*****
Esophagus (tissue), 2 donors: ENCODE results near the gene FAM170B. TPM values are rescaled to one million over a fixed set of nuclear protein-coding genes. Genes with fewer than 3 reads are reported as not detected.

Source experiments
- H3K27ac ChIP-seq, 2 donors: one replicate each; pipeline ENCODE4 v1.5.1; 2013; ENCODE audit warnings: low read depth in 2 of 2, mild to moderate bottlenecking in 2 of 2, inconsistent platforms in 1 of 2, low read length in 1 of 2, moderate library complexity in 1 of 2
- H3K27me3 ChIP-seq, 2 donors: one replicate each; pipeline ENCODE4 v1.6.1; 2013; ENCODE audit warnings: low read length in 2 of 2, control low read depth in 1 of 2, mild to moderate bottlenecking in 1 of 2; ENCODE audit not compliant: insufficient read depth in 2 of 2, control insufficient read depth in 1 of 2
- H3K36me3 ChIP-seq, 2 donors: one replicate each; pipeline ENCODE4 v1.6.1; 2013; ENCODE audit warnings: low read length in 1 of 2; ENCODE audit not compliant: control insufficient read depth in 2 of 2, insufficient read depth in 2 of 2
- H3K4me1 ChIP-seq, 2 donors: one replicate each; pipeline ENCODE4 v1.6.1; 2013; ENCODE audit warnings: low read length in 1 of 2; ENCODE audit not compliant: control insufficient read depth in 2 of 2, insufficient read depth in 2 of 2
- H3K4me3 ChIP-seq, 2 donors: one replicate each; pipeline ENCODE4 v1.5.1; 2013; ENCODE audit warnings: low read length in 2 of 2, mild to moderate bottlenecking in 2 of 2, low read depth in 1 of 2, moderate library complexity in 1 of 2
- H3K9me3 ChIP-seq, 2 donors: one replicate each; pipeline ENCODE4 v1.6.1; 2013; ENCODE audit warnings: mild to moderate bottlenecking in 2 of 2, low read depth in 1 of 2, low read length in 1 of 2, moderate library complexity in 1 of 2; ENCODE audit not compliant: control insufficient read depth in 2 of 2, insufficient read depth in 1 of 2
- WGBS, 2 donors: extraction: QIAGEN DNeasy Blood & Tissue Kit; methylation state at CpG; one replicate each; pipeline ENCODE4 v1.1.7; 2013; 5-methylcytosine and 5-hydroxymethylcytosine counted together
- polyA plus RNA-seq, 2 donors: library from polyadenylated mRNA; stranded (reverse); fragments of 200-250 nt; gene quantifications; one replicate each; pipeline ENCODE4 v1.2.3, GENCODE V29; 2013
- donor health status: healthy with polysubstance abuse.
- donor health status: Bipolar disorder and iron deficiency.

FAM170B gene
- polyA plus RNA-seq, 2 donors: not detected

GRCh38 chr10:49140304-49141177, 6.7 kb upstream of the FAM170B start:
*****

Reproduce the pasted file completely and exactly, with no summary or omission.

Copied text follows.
Esophagus (tissue), 2 donors: ENCODE results near the gene FAM170B. TPM values are rescaled to one million over a fixed set of nuclear protein-coding genes. Genes with fewer than 3 reads are reported as not detected.

Source experiments
- H3K27ac ChIP-seq, 2 donors: one replicate each; pipeline ENCODE4 v1.5.1; 2013; ENCODE audit warnings: low read depth in 2 of 2, mild to moderate bottlenecking in 2 of 2, inconsistent platforms in 1 of 2, low read length in 1 of 2, moderate library complexity in 1 of 2
- H3K27me3 ChIP-seq, 2 donors: one replicate each; pipeline ENCODE4 v1.6.1; 2013; ENCODE audit warnings: low read length in 2 of 2, control low read depth in 1 of 2, mild to moderate bottlenecking in 1 of 2; ENCODE audit not compliant: insufficient read depth in 2 of 2, control insufficient read depth in 1 of 2
- H3K36me3 ChIP-seq, 2 donors: one replicate each; pipeline ENCODE4 v1.6.1; 2013; ENCODE audit warnings: low read length in 1 of 2; ENCODE audit not compliant: control insufficient read depth in 2 of 2, insufficient read depth in 2 of 2
- H3K4me1 ChIP-seq, 2 donors: one replicate each; pipeline ENCODE4 v1.6.1; 2013; ENCODE audit warnings: low read length in 1 of 2; ENCODE audit not compliant: control insufficient read depth in 2 of 2, insufficient read depth in 2 of 2
- H3K4me3 ChIP-seq, 2 donors: one replicate each; pipeline ENCODE4 v1.5.1; 2013; ENCODE audit warnings: low read length in 2 of 2, mild to moderate bottlenecking in 2 of 2, low read depth in 1 of 2, moderate library complexity in 1 of 2
- H3K9me3 ChIP-seq, 2 donors: one replicate each; pipeline ENCODE4 v1.6.1; 2013; ENCODE audit warnings: mild to moderate bottlenecking in 2 of 2, low read depth in 1 of 2, low read length in 1 of 2, moderate library complexity in 1 of 2; ENCODE audit not compliant: control insufficient read depth in 2 of 2, insufficient read depth in 1 of 2
- WGBS, 2 donors: extraction: QIAGEN DNeasy Blood & Tissue Kit; methylation state at CpG; one replicate each; pipeline ENCODE4 v1.1.7; 2013; 5-methylcytosine and 5-hydroxymethylcytosine counted together
- polyA plus RNA-seq, 2 donors: library from polyadenylated mRNA; stranded (reverse); fragments of 200-250 nt; gene quantifications; one replicate each; pipeline ENCODE4 v1.2.3, GENCODE V29; 2013
- donor health status: healthy with polysubstance abuse.
- donor health status: Bipolar disorder and iron deficiency.

FAM170B gene
- polyA plus RNA-seq, 2 donors: not detected

GRCh38 chr10:49140304-49141177, 6.7 kb upstream of the FAM170B start: